“Testing everyone isn’t feasible, so you can’t possibly know how much disease is present in a given area,” she said. “That means we’re making extrapolations based on a small sample size. The problem is that we’ve all heard about asymptomatic carriers, so those people wouldn’t be tested anyway. That’s where wastewater comes in. Even if you’re asymptomatic, you excrete the virus. By testing sewage, we can get a much more reliable sense of the disease’s prevalence.”
Partnering with public utilities, health departments and state agencies, Rose and her team are using a highly sophisticated method to spot novel coronavirus in sewage samples. The initial samples come from two of the most affected areas of the U.S., southeast Michigan and New Orleans.
While many MSU projects are on hiatus, Rose was granted permission to conduct essential research. Matthew Flood, a research assistant in her lab, is the lead scientist analyzing samples with a system called digital droplet polymerase chain reaction. The technique allows researchers to detect and quantify the virus isolated from small amounts of wastewater.
“We’re looking at the concentration of the virus in wastewater, which gives you a sense of community-level infection,” Flood said. “We have colleagues doing this around the country and have already seen promising results detecting the virus at varying concentrations in communities with a growing number of cases.”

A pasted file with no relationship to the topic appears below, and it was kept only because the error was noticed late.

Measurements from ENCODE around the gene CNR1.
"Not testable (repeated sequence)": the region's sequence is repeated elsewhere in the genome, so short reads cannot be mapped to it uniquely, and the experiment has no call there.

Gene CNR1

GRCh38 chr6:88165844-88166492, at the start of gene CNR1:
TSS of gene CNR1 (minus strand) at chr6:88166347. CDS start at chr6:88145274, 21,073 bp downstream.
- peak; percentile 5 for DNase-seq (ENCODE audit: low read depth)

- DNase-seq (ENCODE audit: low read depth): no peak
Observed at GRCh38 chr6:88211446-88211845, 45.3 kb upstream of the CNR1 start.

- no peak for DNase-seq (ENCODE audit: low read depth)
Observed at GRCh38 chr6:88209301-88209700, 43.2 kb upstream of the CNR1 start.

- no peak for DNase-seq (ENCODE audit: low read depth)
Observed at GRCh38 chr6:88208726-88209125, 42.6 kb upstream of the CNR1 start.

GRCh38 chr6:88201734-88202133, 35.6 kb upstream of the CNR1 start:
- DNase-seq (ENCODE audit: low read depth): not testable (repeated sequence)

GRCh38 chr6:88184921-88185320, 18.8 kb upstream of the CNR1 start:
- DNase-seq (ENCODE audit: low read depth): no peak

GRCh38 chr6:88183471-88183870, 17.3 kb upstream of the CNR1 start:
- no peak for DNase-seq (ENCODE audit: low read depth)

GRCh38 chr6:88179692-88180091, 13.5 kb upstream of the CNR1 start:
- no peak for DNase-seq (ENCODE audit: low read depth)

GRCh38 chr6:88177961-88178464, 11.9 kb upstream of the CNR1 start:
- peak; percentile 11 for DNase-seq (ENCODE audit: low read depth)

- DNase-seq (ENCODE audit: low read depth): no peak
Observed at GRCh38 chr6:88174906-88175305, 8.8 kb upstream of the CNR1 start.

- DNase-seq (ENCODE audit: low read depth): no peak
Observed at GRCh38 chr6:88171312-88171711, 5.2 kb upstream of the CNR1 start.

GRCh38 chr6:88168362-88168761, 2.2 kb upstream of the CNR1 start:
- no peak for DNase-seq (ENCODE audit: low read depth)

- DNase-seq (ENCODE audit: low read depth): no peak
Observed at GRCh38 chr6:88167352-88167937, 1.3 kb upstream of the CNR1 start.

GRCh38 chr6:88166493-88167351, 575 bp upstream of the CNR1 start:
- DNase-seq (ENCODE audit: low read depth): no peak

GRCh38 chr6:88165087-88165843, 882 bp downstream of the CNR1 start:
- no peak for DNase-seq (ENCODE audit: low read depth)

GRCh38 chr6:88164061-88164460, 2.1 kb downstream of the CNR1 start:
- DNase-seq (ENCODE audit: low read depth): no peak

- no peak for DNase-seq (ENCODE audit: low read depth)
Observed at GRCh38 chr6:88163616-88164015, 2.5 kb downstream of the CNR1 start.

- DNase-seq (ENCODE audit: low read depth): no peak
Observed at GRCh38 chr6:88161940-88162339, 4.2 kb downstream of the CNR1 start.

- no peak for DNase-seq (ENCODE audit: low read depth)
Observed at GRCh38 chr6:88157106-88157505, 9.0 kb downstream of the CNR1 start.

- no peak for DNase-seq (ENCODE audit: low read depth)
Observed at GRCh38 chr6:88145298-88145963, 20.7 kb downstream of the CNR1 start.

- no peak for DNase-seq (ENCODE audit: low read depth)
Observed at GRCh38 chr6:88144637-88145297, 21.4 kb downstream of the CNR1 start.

Collaborating on sample analysis is Tiong Aw, an environmental virologist and assistant professor in the Department of Environmental Health Sciences at Tulane University in New Orleans. Aw was previously a postdoctoral researcher at MSU.
He has worked to establish sample collection protocols in New Orleans and neighboring Jefferson Parish, where most of Louisiana’s novel coronavirus cases are clustered. Hospital and municipal sewage are being examined to monitor circulation of the virus in the community, in addition to the development of risk assessment tools for sanitation workers.
“We believe that environmental surveillance could detect silent circulation not yet seen by testing of people with or without symptoms,” Aw said. “This can serve as early warning of the emergence and possible re-emergence of the virus.”
Researchers stressed that when the spread of novel coronavirus begins to slow, it doesn’t mean it will be gone for good. Other coronaviruses have shown seasonality. Systems must be established to stay vigilant and prevent a potential return.
Clean water and sanitation is one of 17 United Nations Sustainable Development Goals approved in 2015 by member states to ensure a prosperous future for all. A plan was set forth to reach the objectives by 2030, but the novel coronavirus pandemic has made this even more urgent.
“This situation has only accelerated the need for all people to have access to clean drinking water and proper wastewater treatment,” Rose said. “This is a crucial public health issue, and it requires scientists from interdisciplinary fields to come together with governments and public utilities. Our future really depends on it.”